The sweeping powers given by the Green Energy Act to the MOECC and IESO have worked out so well for Ontario, so this new totalitarian mandate should be a treat… more pay-to-play and funnelling money to favoured industries at the expense of Ontario taxpayers.
As we know, Ethanol and Ethanol diluted fuels are far more damaging to the environment and human health than fossil fuels, but a darling of politicians who see the way to expand the quid pro quo to new corporatist/statist industries.
After all it has worked so well with the wind industry. Donating to political parties, said Mr. John Brace president of Northland Power – a company with nearly two dozen solar, hydro and thermal-energy projects under development around the province – “is the proper way to behave as an Ontario-based company to continue to help the political process along,”.
So we get escalating fundraising targets for Ministers to raise from Industries they control and the need to create new agencies that control new sectors to raise money from…
New Ontario agency will be given sweeping mandate to overhaul energy use
ADRIAN MORROW AND GREG KEENAN http://www.theglobeandmail.com/news/national/ontario-to-create-agency-to-oversee-climate-change-goals-draft-plan-shows/article29781337/
TORONTO — The Globe and Mail
Published Wednesday, Apr. 27, 2016 9:57PM EDT
Last updated Thursday, Apr. 28, 2016 7:10AM EDT
The Ontario government plans to make the majority of the province’s buildings emissions-free and slash the use of cars to just 20 per cent of commuter trips by 2050 as part of a dramatic plan to meet its climate-change goals.
To achieve these aims, the province will establish a “new ultra-low-carbon utility” – an agency with a sweeping mandate to change everything about how Ontarians use energy to reduce carbon emissions drastically.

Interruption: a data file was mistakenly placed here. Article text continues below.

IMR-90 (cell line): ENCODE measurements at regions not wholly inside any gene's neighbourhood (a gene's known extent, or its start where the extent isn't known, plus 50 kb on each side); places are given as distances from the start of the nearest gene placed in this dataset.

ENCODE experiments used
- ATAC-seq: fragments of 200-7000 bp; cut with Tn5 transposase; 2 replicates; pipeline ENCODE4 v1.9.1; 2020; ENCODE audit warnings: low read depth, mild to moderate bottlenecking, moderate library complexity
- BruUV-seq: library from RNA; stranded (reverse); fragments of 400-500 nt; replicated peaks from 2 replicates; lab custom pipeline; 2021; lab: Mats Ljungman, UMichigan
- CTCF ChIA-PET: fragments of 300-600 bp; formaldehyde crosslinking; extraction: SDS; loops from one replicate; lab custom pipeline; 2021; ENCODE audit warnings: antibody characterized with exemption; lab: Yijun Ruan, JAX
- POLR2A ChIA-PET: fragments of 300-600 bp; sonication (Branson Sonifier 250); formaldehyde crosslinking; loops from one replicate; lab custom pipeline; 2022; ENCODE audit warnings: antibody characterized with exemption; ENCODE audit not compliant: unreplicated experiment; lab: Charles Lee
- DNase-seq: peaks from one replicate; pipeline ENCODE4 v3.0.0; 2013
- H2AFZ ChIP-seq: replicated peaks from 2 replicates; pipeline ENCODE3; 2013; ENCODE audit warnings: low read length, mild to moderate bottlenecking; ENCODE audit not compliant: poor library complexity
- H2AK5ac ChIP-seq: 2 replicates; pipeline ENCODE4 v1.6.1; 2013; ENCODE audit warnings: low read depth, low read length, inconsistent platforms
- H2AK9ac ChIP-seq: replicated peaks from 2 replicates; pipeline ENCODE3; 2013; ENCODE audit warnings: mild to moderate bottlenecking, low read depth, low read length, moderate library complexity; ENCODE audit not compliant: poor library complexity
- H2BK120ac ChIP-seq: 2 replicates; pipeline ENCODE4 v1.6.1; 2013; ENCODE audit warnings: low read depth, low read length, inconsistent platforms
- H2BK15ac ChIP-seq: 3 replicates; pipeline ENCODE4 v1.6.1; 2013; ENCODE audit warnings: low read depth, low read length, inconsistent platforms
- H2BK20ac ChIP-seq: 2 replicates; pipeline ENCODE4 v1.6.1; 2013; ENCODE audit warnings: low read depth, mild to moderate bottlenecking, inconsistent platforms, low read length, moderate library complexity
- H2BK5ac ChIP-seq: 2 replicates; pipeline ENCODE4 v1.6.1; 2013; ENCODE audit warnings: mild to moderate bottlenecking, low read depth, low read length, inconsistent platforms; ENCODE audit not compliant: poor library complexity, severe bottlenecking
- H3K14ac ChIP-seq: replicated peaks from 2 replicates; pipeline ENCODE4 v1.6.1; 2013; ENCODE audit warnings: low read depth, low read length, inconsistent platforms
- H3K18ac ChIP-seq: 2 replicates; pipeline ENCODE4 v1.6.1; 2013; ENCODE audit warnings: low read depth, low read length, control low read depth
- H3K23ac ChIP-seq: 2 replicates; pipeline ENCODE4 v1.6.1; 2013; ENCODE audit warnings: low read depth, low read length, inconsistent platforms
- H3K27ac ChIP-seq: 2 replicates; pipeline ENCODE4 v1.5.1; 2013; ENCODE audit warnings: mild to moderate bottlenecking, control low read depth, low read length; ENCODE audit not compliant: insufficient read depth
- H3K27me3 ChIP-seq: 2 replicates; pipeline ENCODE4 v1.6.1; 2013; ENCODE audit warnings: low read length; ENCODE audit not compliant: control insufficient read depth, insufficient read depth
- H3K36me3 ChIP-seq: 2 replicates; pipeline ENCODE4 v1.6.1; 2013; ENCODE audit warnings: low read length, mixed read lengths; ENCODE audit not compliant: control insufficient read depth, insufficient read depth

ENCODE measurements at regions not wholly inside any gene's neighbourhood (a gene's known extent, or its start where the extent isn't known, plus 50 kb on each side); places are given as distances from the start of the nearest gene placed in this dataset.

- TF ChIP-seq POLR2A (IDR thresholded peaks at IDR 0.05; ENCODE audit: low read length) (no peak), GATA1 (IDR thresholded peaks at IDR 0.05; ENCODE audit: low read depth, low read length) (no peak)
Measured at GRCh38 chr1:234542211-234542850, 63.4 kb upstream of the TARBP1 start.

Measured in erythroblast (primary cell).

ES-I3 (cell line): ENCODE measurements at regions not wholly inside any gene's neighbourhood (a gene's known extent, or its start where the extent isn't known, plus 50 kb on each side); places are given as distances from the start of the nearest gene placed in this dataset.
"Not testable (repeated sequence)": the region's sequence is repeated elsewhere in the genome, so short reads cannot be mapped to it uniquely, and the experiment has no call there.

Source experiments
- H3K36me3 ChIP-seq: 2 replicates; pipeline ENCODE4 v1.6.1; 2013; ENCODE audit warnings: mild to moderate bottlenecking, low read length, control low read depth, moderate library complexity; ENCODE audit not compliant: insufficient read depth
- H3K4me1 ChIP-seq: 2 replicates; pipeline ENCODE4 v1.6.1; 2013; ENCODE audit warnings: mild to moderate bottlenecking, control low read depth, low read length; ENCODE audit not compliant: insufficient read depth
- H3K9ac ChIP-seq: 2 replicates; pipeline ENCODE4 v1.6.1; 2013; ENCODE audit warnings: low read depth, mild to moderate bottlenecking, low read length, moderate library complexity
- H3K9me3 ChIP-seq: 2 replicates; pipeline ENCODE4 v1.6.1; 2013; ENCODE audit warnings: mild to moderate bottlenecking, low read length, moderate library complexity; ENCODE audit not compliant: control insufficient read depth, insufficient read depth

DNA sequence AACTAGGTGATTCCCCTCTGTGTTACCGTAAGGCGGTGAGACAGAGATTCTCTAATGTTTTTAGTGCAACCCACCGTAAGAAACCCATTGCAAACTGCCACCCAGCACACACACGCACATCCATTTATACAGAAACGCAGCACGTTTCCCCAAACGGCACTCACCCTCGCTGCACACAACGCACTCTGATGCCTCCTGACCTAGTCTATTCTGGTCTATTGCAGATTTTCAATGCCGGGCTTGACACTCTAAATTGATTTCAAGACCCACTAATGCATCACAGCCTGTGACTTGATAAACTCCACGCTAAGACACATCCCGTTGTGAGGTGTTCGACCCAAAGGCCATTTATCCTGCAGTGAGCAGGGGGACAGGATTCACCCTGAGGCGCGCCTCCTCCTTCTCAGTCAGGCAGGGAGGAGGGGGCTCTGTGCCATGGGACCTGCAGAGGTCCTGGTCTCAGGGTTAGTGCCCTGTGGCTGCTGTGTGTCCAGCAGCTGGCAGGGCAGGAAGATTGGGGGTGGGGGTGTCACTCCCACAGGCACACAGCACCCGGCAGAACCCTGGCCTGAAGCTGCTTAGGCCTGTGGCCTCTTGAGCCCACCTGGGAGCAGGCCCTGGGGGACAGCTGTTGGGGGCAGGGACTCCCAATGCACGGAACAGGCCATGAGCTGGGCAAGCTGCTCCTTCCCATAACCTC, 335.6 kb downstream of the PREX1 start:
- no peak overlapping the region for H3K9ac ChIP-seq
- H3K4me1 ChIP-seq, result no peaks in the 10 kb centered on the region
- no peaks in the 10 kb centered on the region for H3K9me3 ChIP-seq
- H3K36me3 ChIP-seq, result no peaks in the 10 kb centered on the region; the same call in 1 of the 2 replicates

These details are in a confidential draft of the province’s Climate Change Action Plan obtained by The Globe and Mail. The strategy, which wants to put “a zero emission or hybrid electric vehicle in every multicar household driveway within eight years,” is expected to be unveiled next month. It is meant to supplement a cap-and-trade system for carbon emissions that takes effect next year.
The draft plan promises to get at least 1.7 million electric and hybrid cars in use by 2024, take seven million gas-burning vehicles off the road by 2030, and ensure that by 2050, 80 per cent of residents use public transit, walk or cycle to work.
It would also cut emissions from buildings by 15 per cent by 2030 and ensure most buildings are emissions-free by 2050. This would be done by helping homeowners and businesses install solar panels or geothermal systems and undertake retrofits, and by changing the building code to require renovations and new construction to make buildings more energy-efficient.
It would buy offsets to make the Ontario government carbon-neutral next year. By 2030, the government will cut its own emissions by 50 per cent.
The plan would provide funding for industry to switch to cleaner factories, and for research into new low-carbon technologies.
To co-ordinate the electricity system, home-based power generation such as rooftop solar panels, low-carbon transportation and energy-efficient heating and cooling systems in buildings, a new utility would be established – effectively an agency to oversee a massive shift to low-emission homes, buildings and transportation options.
Environment Minister Glen Murray’s spokesman, David Mullock, said the document obtained by the Globe is a preliminary draft circulated among industry to get feedback on the government’s ideas.
“These discussion documents are very much draft in nature and do not reflect any final decisions regarding the Climate Change Action Plan. We will continue to consult on the Climate Change Action Plan to ensure that Ontario is successful in reducing greenhouse gas emissions and in meeting our reduction targets,” he wrote in an email.
“This looks like a fairly comprehensive approach,” said Keith Brooks of Environmental Defence. He said the idea of having a single agency to help Ontarians retrofit their homes and oversee the transition to electric and hybrid vehicles is a good one; such things now are often handled piecemeal.
But Mr. Brooks cautioned the plan is short on details: “This looks like a precursor to an action plan.”
The document is largely silent, for instance, on how the new utility would fit with existing electricity distribution, transmission and generation companies. It also does not say how much more emissions-free electricity generation – whether from nuclear plants, wind farms or solar projects – would be necessary.
… Finish reading Globe & Mail article